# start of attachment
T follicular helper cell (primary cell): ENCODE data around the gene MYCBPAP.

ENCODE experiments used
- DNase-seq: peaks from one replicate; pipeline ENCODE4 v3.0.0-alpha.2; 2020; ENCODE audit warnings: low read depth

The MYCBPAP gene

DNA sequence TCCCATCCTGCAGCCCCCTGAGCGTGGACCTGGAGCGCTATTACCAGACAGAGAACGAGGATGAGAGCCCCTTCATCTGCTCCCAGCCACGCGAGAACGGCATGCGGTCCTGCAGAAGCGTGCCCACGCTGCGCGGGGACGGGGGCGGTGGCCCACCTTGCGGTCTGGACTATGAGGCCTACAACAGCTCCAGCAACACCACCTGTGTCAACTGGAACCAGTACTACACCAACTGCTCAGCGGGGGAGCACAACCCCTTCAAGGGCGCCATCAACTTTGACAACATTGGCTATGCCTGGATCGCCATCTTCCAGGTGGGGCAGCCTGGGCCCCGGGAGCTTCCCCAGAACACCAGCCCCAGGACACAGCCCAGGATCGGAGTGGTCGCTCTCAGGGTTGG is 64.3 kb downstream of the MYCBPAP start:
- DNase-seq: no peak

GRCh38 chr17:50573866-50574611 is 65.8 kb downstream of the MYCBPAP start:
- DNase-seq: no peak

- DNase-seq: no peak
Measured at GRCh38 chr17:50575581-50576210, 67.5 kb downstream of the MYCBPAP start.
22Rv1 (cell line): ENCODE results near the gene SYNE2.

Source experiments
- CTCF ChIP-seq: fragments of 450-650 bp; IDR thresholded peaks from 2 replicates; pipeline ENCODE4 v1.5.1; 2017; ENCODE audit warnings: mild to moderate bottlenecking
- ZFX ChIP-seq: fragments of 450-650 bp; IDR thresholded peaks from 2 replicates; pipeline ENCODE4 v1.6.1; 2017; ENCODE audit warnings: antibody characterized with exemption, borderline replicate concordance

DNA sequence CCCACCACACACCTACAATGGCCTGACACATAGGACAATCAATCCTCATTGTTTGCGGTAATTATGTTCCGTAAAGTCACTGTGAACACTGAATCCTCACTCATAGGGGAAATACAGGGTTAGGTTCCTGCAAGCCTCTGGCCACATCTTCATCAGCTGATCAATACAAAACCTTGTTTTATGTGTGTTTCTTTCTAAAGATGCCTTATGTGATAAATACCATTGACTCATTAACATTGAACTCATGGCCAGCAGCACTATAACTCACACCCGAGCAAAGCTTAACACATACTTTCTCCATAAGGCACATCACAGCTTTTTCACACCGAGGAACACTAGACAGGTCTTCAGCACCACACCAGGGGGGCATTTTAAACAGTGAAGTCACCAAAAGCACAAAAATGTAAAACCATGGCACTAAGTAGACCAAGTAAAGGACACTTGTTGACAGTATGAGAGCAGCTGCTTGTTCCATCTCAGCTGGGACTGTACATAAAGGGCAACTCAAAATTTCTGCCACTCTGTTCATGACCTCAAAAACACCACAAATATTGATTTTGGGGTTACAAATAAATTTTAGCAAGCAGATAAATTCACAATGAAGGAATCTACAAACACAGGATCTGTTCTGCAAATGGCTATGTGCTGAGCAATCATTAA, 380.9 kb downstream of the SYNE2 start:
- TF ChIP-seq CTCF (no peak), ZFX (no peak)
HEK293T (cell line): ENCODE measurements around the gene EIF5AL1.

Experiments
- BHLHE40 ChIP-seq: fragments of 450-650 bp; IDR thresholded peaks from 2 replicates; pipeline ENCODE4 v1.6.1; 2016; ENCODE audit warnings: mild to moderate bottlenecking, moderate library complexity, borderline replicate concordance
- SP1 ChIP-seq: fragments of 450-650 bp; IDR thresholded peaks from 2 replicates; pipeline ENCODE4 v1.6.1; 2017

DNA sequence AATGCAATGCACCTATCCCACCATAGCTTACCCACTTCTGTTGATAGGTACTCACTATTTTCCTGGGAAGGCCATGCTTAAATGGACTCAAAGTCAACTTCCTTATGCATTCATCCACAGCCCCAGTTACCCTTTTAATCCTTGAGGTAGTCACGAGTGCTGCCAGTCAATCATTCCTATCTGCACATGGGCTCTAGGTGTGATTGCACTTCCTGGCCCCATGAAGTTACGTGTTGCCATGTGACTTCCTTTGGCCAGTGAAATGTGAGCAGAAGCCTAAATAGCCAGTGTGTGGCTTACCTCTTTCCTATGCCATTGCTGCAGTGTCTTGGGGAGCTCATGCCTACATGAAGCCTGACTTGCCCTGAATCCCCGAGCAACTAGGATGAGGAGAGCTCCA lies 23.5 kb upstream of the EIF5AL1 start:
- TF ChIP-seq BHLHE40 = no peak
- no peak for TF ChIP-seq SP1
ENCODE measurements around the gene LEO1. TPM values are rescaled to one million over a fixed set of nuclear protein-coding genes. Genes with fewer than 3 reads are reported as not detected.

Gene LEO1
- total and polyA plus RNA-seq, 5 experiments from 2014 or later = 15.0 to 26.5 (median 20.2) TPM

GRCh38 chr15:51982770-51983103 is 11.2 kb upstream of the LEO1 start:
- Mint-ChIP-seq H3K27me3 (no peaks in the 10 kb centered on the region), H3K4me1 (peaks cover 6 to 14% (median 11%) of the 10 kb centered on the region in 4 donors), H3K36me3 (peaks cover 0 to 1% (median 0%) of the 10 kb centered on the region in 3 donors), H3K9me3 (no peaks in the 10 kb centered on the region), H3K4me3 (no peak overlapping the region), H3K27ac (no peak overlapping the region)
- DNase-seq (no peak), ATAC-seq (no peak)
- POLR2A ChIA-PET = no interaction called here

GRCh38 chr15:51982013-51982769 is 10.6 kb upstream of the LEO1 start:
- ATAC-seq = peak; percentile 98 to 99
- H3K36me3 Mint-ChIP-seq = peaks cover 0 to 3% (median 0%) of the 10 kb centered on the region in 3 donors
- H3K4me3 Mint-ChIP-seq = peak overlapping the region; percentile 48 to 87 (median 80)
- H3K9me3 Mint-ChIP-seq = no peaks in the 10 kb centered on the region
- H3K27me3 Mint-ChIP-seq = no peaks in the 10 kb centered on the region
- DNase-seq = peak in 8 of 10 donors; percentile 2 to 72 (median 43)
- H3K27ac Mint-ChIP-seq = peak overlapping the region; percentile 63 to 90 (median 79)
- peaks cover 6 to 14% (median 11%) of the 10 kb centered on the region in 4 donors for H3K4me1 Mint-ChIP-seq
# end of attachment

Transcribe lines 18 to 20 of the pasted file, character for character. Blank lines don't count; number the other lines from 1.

Experiments
- BHLHE40 ChIP-seq: fragments of 450-650 bp; IDR thresholded peaks from 2 replicates; pipeline ENCODE4 v1.6.1; 2016; ENCODE audit warnings: mild to moderate bottlenecking, moderate library complexity, borderline replicate concordance
- SP1 ChIP-seq: fragments of 450-650 bp; IDR thresholded peaks from 2 replicates; pipeline ENCODE4 v1.6.1; 2017